India’s households provide raw materials from their farms to the companies who process them and produce finished goods. The firms also provide employment to households. However, the government buys factors of production from households so as to provide these materials at lower prices to the disadvantaged Indian population.
Indian households, firms, and government agencies play various roles of eradicating poverty, reducing inequality, providing employment, and promoting economic sustainability.
The main role of households is to produce enough agricultural output to feed the population of India. Furthermore, these entities are supposed to provide workforce to work in such cities as Delhi. They hold the responsibility of raising an educated generation who will provide skills needed to fuel the industrialization in India.
Their main role of firms is to provide employment to both skilled and unskilled workers to reduce unemployment in India. In addition, they provide sustainable salaries to their employees and improve living conditions. Business firms need to venture into the untapped manufacturing industry to increase employment.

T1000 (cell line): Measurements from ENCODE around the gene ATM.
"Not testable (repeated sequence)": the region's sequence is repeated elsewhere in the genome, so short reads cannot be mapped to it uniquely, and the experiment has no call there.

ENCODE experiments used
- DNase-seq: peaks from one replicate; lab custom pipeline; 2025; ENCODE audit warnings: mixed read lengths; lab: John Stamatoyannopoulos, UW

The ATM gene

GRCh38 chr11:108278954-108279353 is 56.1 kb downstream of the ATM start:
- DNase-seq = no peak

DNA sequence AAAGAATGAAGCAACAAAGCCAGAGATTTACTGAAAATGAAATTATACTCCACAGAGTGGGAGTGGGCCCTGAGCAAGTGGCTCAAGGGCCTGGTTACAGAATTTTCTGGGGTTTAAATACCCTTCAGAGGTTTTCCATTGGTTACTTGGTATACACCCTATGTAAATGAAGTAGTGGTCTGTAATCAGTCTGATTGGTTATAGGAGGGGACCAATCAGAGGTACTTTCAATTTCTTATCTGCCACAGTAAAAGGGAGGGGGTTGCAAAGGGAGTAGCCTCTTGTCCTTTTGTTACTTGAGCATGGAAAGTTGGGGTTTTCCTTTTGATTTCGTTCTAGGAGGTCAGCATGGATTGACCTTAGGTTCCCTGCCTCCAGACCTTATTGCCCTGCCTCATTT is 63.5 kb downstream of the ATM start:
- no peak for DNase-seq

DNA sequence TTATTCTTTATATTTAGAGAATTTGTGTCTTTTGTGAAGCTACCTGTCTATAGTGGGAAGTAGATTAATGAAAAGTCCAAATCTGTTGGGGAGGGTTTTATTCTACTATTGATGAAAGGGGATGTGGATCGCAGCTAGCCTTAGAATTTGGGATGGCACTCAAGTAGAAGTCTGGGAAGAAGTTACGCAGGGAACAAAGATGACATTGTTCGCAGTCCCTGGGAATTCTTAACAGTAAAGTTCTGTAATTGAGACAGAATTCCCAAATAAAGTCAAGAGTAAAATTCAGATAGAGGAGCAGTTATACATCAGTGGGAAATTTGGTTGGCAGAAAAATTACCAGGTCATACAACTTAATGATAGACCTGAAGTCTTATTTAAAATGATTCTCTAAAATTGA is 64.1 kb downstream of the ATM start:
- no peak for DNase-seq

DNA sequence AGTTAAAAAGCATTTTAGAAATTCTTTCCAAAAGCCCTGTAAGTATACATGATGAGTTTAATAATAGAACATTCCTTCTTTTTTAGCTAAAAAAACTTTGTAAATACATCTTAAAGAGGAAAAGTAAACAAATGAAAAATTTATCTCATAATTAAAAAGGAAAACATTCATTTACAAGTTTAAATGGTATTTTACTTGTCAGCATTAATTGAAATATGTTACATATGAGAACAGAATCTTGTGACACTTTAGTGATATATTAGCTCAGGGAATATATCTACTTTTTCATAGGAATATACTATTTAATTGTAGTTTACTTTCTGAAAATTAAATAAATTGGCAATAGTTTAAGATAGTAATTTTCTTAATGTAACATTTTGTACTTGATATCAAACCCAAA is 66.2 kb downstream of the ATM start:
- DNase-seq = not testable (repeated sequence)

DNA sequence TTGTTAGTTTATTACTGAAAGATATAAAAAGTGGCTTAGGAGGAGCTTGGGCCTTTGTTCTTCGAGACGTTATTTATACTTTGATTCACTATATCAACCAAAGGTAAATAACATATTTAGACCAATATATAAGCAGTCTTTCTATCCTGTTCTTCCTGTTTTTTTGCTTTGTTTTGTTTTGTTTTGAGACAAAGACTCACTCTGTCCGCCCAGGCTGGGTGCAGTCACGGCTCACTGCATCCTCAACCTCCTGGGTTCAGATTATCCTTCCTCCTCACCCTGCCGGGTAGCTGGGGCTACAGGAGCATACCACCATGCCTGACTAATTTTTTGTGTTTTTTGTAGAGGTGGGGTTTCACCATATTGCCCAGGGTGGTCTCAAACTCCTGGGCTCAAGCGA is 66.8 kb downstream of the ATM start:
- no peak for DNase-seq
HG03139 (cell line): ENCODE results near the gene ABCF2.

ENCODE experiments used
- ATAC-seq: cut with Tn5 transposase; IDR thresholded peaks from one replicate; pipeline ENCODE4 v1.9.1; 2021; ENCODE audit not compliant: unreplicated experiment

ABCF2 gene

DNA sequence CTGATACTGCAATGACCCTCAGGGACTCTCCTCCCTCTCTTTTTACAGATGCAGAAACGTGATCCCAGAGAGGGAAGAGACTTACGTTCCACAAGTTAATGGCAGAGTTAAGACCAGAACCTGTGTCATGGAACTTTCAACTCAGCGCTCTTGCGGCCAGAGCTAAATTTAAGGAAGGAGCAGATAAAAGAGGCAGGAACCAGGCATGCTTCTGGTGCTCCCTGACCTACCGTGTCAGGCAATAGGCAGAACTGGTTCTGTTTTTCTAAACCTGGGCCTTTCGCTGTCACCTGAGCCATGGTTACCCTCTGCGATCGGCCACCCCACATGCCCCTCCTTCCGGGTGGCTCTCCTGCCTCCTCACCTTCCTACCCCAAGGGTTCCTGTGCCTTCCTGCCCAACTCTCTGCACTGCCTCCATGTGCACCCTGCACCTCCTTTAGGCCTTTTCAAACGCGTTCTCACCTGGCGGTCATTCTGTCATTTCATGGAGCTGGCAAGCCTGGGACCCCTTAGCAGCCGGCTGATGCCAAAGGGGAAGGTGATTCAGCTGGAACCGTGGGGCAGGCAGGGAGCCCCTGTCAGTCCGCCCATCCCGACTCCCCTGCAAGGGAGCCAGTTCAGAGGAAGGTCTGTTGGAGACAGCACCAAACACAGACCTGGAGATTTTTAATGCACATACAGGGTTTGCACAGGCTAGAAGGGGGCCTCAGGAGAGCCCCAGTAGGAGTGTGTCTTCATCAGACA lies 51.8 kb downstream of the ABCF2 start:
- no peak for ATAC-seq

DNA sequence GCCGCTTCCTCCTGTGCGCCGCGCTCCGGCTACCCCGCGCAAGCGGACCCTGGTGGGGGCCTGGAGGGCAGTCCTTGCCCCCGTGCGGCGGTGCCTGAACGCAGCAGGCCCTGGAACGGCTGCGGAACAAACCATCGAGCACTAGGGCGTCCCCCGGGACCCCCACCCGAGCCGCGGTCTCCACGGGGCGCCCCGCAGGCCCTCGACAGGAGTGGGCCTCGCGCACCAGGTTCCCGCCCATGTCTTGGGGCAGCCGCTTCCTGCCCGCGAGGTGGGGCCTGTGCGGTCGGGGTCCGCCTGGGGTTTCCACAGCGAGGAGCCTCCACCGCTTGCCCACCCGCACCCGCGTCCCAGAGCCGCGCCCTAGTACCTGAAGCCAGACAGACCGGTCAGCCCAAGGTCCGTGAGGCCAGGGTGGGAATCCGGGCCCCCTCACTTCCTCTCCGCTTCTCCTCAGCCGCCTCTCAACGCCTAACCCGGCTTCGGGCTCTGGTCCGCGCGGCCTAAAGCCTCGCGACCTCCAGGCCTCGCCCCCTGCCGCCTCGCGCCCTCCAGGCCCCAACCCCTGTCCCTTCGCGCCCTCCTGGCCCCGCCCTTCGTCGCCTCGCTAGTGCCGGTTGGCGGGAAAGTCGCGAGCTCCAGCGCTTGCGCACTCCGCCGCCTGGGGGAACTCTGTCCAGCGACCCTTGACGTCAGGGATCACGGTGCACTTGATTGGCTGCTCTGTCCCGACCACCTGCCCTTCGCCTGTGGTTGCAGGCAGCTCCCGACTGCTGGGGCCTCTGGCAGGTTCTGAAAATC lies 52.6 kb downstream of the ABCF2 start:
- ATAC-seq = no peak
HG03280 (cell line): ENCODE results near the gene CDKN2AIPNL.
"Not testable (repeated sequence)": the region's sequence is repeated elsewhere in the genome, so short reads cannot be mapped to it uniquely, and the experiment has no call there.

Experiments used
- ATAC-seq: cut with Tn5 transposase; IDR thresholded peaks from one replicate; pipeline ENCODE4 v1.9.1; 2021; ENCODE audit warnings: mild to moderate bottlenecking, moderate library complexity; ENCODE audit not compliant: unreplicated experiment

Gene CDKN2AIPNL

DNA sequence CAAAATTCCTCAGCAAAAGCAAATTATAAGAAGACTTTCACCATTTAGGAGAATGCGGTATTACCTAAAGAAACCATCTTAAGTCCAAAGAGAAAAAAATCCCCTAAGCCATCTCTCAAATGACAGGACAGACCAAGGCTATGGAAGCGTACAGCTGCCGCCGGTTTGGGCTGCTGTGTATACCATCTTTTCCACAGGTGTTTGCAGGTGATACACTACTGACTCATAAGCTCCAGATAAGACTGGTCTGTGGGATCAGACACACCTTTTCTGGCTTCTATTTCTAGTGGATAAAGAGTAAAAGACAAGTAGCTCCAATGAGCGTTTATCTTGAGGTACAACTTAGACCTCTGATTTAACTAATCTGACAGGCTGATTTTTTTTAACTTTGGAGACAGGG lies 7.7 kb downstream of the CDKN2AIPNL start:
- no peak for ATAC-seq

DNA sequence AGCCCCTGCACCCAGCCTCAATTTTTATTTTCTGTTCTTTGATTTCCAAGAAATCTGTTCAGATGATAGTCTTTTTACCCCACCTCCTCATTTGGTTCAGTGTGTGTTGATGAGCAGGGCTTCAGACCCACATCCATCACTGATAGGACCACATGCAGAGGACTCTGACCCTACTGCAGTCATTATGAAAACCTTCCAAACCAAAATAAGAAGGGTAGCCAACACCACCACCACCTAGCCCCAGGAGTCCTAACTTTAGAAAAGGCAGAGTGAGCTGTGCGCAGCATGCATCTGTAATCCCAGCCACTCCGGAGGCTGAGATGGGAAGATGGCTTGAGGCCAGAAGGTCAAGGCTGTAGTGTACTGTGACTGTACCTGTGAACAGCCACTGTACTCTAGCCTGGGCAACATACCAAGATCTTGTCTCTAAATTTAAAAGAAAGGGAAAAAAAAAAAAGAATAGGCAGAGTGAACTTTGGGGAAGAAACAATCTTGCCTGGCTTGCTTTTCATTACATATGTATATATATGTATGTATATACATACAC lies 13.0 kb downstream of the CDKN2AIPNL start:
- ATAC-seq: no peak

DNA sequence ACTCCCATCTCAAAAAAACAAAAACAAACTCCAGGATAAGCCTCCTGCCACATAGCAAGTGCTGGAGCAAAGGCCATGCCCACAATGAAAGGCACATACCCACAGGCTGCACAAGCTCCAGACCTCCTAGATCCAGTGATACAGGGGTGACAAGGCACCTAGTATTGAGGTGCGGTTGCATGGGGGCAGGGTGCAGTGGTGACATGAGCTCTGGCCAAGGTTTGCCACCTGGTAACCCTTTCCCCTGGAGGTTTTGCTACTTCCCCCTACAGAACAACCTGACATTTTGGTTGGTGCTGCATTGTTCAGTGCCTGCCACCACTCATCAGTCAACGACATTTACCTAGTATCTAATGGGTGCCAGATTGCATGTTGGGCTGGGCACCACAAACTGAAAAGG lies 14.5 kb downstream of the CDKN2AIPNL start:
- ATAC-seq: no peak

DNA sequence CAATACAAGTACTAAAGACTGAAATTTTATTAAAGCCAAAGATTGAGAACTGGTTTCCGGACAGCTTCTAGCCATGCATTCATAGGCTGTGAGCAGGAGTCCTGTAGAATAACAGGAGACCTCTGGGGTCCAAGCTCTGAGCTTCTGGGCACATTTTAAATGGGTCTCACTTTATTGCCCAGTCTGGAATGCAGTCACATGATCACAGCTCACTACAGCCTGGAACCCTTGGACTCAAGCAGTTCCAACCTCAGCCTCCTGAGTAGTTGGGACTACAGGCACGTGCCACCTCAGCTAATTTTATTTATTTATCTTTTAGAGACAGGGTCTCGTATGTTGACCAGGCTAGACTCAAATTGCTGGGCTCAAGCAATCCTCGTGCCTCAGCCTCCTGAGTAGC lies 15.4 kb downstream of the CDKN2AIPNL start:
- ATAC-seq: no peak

The government provides food subsidies to poor families in rural areas. These people buy food at reduced prices. The government also offers non-farm-related jobs to the rural citizens. Proper healthcare is its other responsibility.
Some of the actions taking place in the Resource and Products Market include the resource market supplying the majority of the agricultural produce. There is production of corn, mustard potatoes, milk, rice, wheat, and sugar on small-scale farms. The government buys staple foods from farmers at a high price and sells them to shops at lower prices. In such a way, income in places these crops are grown is improved.
On the other hand, the product market comprises of the manufacturing industry. Most of the firms there are small, such as the one Mr. Singh worked for. The service industry is well ahead. However, it offers low employment, especially to the unskilled workers.
The Sugar Scandal